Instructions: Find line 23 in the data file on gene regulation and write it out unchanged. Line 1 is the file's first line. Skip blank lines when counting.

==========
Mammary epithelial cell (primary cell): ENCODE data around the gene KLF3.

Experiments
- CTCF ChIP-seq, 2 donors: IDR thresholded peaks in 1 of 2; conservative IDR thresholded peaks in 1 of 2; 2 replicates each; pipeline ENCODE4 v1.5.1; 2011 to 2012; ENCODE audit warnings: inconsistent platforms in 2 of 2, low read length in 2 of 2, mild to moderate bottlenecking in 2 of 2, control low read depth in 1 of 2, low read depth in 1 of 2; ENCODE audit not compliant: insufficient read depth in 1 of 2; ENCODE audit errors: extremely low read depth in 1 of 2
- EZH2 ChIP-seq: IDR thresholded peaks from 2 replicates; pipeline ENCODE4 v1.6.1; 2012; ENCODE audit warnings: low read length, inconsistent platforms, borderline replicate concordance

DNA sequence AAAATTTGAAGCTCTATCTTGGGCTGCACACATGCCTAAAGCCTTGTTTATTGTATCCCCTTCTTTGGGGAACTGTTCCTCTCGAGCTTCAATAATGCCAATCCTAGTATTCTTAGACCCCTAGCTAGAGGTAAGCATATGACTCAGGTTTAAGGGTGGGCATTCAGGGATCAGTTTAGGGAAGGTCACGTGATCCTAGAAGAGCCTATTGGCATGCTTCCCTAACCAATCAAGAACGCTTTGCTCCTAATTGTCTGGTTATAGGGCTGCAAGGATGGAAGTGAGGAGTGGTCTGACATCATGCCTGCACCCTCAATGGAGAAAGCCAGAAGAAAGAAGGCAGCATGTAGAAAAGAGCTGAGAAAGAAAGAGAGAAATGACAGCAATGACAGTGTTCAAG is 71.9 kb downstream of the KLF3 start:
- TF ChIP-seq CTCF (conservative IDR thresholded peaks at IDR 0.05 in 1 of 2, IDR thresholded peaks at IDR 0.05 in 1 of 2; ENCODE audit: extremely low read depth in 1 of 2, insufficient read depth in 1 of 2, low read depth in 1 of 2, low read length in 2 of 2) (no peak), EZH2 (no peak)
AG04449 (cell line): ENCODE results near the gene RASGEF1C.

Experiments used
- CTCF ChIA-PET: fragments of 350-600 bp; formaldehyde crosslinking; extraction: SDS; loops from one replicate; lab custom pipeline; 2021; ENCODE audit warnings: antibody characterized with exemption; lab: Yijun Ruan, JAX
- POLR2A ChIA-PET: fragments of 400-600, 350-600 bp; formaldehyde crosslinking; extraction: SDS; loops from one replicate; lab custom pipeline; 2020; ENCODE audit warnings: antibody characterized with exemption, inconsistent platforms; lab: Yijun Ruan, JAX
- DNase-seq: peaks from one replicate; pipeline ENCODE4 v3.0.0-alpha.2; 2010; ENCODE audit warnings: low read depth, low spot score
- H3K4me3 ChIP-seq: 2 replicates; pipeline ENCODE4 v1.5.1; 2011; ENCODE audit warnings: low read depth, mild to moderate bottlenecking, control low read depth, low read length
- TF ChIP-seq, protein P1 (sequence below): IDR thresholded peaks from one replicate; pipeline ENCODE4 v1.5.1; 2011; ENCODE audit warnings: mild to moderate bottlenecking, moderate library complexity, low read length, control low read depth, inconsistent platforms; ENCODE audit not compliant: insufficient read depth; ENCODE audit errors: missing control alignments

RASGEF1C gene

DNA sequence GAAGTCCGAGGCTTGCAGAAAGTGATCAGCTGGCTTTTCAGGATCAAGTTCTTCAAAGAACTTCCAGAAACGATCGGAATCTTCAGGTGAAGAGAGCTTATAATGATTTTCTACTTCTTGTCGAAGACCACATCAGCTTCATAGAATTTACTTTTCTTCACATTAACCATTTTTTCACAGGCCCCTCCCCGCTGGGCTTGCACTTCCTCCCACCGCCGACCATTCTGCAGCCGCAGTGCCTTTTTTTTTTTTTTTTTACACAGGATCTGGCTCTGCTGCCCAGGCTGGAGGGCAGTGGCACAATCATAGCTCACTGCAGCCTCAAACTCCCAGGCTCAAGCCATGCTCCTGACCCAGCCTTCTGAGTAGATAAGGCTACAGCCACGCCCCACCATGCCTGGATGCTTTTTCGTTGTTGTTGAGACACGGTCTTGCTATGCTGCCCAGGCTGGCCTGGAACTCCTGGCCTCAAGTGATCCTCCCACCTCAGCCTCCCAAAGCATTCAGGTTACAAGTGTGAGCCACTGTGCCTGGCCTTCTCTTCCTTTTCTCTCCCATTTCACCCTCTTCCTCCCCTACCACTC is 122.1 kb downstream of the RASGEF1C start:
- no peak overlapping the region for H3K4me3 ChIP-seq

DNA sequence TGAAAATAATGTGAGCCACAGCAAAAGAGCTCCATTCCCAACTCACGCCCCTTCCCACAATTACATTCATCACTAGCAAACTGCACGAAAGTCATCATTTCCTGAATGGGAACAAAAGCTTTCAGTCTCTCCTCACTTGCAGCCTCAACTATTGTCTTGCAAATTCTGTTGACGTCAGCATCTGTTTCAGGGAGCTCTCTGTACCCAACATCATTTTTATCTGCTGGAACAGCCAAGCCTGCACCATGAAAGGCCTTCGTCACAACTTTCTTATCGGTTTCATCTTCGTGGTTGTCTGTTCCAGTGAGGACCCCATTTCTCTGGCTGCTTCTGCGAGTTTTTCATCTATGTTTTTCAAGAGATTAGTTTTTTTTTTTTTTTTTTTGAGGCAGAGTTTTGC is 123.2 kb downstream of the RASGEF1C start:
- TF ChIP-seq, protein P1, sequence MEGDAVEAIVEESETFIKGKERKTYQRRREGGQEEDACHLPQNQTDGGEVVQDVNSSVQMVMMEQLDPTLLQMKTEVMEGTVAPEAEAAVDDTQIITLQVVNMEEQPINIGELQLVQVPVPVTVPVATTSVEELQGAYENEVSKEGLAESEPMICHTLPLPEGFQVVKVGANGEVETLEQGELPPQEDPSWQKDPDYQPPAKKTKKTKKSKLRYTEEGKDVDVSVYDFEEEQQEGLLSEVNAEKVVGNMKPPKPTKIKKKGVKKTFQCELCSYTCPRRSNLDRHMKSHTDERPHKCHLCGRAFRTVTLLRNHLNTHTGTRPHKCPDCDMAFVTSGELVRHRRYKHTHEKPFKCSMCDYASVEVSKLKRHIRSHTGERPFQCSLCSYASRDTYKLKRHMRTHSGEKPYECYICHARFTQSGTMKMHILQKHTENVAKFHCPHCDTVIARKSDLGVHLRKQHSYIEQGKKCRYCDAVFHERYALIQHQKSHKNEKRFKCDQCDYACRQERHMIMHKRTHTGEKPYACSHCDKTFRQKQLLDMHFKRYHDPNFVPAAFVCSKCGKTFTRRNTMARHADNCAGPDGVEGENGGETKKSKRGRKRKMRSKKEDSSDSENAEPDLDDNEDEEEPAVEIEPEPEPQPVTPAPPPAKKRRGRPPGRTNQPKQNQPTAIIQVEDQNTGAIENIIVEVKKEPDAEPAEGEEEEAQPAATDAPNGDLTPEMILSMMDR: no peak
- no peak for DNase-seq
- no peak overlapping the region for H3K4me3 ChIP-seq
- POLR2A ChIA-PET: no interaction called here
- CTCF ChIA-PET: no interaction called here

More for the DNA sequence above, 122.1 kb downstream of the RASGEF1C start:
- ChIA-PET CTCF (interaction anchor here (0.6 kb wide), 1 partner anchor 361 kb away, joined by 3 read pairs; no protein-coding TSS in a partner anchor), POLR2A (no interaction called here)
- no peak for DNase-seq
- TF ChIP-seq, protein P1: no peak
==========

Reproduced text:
More for the DNA sequence above, 122.1 kb downstream of the RASGEF1C start: